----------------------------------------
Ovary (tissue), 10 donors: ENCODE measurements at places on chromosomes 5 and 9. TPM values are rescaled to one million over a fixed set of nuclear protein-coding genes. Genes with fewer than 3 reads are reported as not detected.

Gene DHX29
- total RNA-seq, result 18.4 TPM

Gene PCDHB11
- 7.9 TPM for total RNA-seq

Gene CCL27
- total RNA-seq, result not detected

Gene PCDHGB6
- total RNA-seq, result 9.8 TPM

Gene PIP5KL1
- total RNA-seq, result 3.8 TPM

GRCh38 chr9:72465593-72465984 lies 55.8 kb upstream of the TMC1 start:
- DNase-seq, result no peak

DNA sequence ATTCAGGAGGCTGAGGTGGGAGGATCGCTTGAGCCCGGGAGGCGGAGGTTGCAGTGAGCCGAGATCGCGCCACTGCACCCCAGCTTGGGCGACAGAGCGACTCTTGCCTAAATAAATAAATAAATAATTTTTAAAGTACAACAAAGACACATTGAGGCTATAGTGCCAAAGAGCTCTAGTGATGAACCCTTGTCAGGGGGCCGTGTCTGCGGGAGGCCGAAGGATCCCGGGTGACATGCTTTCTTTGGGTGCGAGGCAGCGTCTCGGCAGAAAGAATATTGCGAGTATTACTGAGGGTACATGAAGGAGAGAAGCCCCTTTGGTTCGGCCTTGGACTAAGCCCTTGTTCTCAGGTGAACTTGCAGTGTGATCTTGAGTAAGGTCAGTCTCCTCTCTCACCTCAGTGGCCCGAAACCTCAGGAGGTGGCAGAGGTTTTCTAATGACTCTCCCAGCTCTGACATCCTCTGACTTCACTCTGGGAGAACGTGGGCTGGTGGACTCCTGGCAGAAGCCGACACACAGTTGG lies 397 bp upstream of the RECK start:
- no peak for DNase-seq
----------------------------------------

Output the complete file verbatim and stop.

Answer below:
Ovary (tissue), 10 donors: ENCODE measurements at places on chromosomes 5 and 9. TPM values are rescaled to one million over a fixed set of nuclear protein-coding genes. Genes with fewer than 3 reads are reported as not detected.

Gene DHX29
- total RNA-seq, result 18.4 TPM

Gene PCDHB11
- 7.9 TPM for total RNA-seq

Gene CCL27
- total RNA-seq, result not detected

Gene PCDHGB6
- total RNA-seq, result 9.8 TPM

Gene PIP5KL1
- total RNA-seq, result 3.8 TPM

GRCh38 chr9:72465593-72465984 lies 55.8 kb upstream of the TMC1 start:
- DNase-seq, result no peak

DNA sequence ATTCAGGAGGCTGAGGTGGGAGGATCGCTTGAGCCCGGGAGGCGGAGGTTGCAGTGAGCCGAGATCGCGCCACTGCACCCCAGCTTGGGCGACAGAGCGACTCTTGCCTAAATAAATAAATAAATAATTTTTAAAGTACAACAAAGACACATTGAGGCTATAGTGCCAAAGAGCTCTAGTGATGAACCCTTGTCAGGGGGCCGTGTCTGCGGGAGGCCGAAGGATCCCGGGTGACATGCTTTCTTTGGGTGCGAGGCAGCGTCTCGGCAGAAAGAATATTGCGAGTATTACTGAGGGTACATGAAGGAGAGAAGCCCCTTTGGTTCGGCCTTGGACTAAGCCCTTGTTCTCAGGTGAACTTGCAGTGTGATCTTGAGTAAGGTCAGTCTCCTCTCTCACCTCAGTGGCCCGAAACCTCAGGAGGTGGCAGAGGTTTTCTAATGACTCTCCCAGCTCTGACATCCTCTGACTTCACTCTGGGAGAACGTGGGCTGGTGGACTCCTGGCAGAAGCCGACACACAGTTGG lies 397 bp upstream of the RECK start:
- no peak for DNase-seq